Italy cabinet softens harsh Salvini migrant laws

Published October 6, 2020, 5:32 PM

by Agence-France-Presse

Italy’s cabinet on Tuesday softened tough anti-migrant laws penned by far-right chief Matteo Salvini, making it easier for people to apply for humanitarian protection or obtain work permits.

A supporter of the far-right Lega party waves an Italian flag and a flag reading “Prosecute me too !” during a rally of the party in Catania, Sicily, on October 2, 2020, on the eve of a trial in which head of the far-right Lega party Matteo Salvini will face charges over allegedly illegally detaining migrants at sea while he was a government minister in July 2019. (Photo by Alberto PIZZOLI / AFP)

The centre-left coalition government had pledged on coming to power last year that it would overhaul Salvini’s draconian laws, which penalised charity ships rescuing migrants in the Mediterranean, and had been widely criticised by rights campaigners.

“A wall has be knocked down in Italy. We took a while, a bit too long, but now Salvini’s so-called ‘security decrees’ are no longer,” Giuseppe Provenzano, a minister with the co-ruling Democratic Party (PD) tweeted.

Salvini, head of the League, had made the crackdown on migrants his priority as interior minister, a move which boosted his popularity in a country that has become the main gateway for migrants crossing the central Mediterranean.

He ended in particular the two-year “humanitarian protection” residency permits — a lower level of asylum status based on Italian rather than international law — that were awarded to 25 percent of asylum seekers in 2017.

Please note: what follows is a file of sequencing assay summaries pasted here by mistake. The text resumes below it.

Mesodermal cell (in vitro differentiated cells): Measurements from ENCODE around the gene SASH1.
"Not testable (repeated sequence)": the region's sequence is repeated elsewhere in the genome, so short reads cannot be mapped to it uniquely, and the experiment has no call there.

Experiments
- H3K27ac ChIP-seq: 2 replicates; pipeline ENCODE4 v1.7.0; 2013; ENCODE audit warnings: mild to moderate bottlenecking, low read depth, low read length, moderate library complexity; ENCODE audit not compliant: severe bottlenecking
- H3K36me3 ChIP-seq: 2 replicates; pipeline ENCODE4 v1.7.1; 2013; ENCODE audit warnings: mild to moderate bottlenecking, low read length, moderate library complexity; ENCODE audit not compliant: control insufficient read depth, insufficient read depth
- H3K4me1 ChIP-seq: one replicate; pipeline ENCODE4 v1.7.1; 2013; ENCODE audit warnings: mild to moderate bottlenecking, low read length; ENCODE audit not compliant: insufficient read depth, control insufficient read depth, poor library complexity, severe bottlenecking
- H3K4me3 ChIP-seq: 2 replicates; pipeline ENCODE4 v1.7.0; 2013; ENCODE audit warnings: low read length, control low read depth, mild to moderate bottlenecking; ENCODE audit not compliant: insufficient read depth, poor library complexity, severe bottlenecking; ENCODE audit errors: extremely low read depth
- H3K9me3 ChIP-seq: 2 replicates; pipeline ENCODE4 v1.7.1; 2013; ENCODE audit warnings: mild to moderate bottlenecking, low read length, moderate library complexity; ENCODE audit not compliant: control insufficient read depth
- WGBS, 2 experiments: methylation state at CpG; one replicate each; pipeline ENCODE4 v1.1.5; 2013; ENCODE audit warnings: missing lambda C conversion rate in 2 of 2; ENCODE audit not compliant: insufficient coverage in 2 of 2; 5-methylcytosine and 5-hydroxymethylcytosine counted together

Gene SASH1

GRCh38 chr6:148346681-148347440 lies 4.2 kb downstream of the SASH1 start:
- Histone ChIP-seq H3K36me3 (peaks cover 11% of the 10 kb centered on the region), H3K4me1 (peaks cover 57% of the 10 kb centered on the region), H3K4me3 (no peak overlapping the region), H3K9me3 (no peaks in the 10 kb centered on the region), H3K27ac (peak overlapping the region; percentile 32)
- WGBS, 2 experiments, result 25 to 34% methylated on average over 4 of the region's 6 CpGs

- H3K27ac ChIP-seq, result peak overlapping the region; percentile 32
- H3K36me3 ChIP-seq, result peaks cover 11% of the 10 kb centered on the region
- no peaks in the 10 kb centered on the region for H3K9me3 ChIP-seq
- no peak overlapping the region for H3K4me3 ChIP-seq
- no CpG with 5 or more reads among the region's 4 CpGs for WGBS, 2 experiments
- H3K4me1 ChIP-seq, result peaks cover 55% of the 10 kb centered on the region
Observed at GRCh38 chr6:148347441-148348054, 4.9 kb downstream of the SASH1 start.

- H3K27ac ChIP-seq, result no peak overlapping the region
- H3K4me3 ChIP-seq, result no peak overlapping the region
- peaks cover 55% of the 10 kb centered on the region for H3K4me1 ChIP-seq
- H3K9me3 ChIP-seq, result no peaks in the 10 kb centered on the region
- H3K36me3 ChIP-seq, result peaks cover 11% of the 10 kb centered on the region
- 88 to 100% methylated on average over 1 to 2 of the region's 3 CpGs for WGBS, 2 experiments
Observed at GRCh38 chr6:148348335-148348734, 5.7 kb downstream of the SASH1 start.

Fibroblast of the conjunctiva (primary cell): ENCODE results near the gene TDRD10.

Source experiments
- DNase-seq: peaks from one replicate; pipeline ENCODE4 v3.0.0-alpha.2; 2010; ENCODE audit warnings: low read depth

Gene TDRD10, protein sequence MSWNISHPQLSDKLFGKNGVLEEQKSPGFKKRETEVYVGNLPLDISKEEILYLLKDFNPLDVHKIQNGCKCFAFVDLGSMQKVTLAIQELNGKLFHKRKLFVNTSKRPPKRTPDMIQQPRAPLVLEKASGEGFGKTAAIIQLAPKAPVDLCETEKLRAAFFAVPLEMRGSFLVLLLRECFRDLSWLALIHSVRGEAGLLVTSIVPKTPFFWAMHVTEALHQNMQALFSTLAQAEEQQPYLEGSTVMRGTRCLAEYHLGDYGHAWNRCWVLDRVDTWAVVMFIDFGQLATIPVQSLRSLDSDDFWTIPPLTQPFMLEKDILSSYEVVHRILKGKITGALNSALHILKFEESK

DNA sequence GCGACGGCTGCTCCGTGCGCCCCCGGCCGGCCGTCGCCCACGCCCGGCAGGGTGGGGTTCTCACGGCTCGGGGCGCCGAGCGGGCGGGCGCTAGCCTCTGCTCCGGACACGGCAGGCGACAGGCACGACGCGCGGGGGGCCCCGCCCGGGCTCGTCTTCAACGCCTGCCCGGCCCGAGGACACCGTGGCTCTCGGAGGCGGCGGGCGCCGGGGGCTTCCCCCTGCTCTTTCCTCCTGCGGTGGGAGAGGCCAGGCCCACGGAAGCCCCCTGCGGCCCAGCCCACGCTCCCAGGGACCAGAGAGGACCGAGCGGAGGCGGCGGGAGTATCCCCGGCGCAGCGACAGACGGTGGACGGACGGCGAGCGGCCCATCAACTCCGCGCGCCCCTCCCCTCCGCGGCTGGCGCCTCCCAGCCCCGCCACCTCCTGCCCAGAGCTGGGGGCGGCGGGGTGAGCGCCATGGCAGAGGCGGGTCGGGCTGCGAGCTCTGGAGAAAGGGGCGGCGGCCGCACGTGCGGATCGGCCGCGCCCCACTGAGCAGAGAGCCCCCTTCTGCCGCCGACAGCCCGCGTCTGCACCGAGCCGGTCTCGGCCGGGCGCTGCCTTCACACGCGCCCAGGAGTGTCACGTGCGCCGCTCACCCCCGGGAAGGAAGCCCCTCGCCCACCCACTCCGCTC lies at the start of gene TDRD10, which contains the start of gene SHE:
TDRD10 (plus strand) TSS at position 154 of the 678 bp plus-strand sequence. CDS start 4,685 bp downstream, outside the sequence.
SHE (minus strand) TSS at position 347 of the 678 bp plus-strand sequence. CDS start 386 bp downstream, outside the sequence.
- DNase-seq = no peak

Asylum was only granted to those who risked being tortured if repatriated. Protection will now be extended to those who risk being subjected to inhuman or degrading treatment, or having their right to private and family life violated.

As part of his “closed ports” policy, Salvini imposed stiff penalties on charities carrying out search and rescue operations, decreeing that their boats could be confiscated and captains fined up to one million euros ($1.1 million).

Charities carrying out rescues in line with maritime law and in coordination with national authorities will no longer be fined. Illegal activity will instead be punished with fines of between 10,000 and 50,000 euros, and a possible jail term of up to two years.

The new law also reintroduces the use of smaller reception centres for hosting asylum seekers, which Salvini had scrapped.

Migrants granted permits to stay will have the possibility to convert them into work permits, the prime minister’s office said.

“The government is opening doors and ports to illegal migrants,” Salvini tweeted, adding: “Italy deserves better”.